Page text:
In its most recent fiscal year, ATI's earnings skyrocketed, and its sales jumped 44% to nearly $2 billion. Nvidia's pace last year was slower but still solid, with 33% growth in earnings per share on a 10% jump in sales.

Analysts think the strong results will continue. Wall Street has projected that Nvidia will post EPS growth topping 100% this year, while analysts expect ATI to show EPS growth of 28%, according to Thomson First Call.

Despite the fast-paced growth, both companies have arguably reasonable valuations. ATI, for instance, is trading at 19 times its earnings over the last four quarters and just 16 times its projected earnings for its current year. If you look at past results, Nvidia is a bit pricier, valued at nearly 42 times its trailing 12-month earnings. But viewed on a going-forward basis, Nvidia is trading at about 20 times its current-year expectations.

"We think

Nvidia is a cheap stock," said the anonymous fund manager. "We think the stock should be closer to $35 than $25."

Nvidia closed the regular session on Tuesday at $23.53, off 23 cents, or 1%; ATI ended the day up 3 cents, or 0.2%, to $17.32.

The companies' ties to the PC industry could also prove to be a blessing. PC sales grew about 15% last year, and Peddie estimates they will grow at about a 9% clip this year. But both companies are likely to grow faster than the market, he said.

But it's precisely the companies' dependence on the PC market that bears point to when explaining why they avoid the stocks. Nearly 76% of Nvidia's revenue in its most recent fiscal year came from sales of chips and chipsets for PCs. ATI was even more dependent on the PC business, with some 87% of its sales tied to that market.

"If the PC business does well, it's more than likely they'll do well. If the PC business slows, then they end up missing," said Jay Somaney, a portfolio manager with TSG Capital Group, who does not have a position in either stock.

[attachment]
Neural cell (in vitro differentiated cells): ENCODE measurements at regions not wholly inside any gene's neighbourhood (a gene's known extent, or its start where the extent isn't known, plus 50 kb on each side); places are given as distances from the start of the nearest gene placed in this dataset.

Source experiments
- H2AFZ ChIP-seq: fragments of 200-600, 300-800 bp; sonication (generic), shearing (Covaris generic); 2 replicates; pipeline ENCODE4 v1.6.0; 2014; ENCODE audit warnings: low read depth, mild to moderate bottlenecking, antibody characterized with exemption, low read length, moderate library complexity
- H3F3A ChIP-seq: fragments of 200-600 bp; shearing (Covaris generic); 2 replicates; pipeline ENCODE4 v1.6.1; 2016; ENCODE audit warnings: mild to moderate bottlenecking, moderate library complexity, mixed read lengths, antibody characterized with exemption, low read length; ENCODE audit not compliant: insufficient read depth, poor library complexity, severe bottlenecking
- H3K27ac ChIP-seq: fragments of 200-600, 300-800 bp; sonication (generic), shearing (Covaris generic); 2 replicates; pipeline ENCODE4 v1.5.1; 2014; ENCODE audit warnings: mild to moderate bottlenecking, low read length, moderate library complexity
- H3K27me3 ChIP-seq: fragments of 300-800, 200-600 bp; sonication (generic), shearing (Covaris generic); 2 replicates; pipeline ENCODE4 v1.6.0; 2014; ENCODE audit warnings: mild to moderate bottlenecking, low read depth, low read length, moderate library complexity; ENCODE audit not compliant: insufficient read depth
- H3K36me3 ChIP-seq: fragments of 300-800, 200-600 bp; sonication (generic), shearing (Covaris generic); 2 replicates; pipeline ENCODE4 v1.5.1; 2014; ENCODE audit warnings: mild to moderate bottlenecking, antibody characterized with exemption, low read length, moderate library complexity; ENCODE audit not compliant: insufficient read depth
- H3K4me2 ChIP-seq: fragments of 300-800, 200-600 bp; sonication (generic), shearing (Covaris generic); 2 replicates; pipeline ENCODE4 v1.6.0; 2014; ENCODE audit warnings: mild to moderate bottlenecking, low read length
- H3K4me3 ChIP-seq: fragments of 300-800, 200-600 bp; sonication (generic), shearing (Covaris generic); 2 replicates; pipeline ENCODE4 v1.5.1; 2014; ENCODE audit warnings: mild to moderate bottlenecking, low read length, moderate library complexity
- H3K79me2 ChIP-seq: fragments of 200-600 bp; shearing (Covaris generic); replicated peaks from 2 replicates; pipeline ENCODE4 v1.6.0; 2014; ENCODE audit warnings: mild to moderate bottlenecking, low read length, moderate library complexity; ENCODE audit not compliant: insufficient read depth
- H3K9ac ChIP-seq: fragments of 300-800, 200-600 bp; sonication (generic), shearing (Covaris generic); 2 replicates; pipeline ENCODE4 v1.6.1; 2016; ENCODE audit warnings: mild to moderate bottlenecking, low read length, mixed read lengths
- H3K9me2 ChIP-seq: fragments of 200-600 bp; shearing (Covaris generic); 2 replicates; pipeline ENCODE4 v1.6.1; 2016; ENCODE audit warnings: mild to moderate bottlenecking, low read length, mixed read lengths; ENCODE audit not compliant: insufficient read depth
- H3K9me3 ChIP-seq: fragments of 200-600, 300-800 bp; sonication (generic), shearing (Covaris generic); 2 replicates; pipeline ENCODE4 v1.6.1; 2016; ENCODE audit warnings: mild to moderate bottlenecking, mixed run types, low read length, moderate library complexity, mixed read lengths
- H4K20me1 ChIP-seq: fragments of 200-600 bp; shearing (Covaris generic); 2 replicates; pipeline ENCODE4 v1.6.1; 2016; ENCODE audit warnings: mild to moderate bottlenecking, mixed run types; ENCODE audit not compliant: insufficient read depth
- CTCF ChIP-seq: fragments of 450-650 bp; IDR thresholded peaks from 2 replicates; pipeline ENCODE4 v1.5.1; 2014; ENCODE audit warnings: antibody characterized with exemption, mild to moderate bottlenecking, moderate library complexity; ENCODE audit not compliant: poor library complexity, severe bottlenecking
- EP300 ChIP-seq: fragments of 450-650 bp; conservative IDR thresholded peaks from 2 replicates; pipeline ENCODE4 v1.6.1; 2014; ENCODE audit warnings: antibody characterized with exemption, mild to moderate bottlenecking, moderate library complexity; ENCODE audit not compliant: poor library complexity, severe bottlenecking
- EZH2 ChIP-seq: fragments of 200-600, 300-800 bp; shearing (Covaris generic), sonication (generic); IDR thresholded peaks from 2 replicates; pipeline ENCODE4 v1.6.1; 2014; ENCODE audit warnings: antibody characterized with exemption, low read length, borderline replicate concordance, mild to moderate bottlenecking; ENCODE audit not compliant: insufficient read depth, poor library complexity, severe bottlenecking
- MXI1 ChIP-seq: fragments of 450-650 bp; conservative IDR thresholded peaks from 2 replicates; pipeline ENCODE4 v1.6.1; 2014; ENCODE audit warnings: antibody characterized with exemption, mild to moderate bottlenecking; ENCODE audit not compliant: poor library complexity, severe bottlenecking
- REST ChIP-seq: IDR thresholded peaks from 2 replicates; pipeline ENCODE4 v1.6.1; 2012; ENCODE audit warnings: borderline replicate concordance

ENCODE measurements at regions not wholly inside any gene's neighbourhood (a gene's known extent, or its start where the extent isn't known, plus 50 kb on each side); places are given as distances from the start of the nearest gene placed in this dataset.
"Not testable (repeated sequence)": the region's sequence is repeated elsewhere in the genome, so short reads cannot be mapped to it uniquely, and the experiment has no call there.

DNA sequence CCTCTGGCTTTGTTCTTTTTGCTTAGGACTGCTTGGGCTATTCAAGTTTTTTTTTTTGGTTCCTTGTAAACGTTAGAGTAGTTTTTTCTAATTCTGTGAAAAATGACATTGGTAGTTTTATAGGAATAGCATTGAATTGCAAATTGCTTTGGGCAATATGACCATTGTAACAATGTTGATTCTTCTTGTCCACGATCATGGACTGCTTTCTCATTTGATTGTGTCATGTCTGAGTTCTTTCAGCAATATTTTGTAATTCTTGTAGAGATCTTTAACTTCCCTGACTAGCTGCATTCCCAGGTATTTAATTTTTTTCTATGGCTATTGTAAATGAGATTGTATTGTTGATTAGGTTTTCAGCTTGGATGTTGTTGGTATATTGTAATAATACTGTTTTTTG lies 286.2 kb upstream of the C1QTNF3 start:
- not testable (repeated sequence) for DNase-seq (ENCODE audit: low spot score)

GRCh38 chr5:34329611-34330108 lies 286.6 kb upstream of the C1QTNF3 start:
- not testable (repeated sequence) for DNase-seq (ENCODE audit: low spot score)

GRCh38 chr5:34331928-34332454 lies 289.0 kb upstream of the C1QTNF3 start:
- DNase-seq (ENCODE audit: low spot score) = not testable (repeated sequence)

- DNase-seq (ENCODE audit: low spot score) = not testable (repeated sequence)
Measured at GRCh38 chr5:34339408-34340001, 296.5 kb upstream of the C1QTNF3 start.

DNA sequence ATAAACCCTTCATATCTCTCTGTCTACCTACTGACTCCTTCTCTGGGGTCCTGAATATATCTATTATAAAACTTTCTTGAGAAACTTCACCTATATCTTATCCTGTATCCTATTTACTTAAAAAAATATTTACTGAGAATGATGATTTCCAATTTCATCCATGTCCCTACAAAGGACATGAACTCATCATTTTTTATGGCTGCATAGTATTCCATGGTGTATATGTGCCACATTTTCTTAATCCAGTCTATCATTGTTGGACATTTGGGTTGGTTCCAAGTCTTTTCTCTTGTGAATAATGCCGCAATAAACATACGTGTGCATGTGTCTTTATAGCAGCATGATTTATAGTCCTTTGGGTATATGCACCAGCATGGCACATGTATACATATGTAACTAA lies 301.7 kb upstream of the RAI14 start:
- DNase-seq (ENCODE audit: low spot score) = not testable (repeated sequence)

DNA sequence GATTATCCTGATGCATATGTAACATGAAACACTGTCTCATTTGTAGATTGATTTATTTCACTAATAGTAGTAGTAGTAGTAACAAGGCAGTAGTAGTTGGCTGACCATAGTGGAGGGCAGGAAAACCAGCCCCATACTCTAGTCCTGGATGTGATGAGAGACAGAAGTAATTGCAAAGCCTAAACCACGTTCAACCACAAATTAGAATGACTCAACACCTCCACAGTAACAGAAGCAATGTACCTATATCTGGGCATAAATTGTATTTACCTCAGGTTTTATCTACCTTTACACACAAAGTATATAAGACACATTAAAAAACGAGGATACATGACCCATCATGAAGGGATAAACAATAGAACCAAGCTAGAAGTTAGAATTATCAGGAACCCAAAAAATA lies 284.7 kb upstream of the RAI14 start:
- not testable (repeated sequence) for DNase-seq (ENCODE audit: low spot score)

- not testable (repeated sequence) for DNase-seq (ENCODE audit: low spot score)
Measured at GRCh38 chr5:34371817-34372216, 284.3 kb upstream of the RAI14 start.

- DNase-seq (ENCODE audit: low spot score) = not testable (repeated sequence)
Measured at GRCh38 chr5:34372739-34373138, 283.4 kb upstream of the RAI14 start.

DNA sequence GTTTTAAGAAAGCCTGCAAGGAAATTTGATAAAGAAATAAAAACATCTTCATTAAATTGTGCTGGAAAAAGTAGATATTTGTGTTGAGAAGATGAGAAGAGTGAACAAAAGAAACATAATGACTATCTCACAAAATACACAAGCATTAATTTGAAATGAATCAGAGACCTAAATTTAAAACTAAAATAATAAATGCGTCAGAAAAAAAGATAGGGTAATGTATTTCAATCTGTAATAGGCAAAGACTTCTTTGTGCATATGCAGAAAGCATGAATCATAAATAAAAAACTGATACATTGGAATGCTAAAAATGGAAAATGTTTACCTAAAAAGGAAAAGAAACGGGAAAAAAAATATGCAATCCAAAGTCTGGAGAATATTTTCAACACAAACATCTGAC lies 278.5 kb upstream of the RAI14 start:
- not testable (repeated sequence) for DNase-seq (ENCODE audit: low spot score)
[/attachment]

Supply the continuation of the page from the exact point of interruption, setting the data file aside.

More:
The problem is that after a miniboom last year, the PC business is expected to slow this year -- and few expect it to return to the fast-paced growth seen in the 1990s or earlier. In the meantime, PC prices have fallen dramatically in recent years, forcing manufacturers to look for cost savings.

"If you look at PC and desktop prices right now, they're very, very cheap," said Somaney. "These guys are getting constantly squeezed by the boxmakers."

While both ATI and Nvidia are exploring other markets, they may not help boost overall sales anytime soon, because they're currently too small, some investors note.

"Nvidia and ATI are so tied into that PC market that it's going to take a huge amount of secular growth in another market to help them diversify," said Willard.

Adding to the skepticism is that both companies have disappointed investors in the recent past. Earlier this month, ATI predicted that revenue in its current quarter would

fall short of the Street's expectations. And last August, Nvidia posted revenue and earnings that dramatically

missed analysts' estimates.

Though both stocks could make interesting plays, "you don't know when you're going to get blindsided," said Spiegel, a fund manager with Dalek Capital who follows both Nvidia and ATI but has no position in either stock.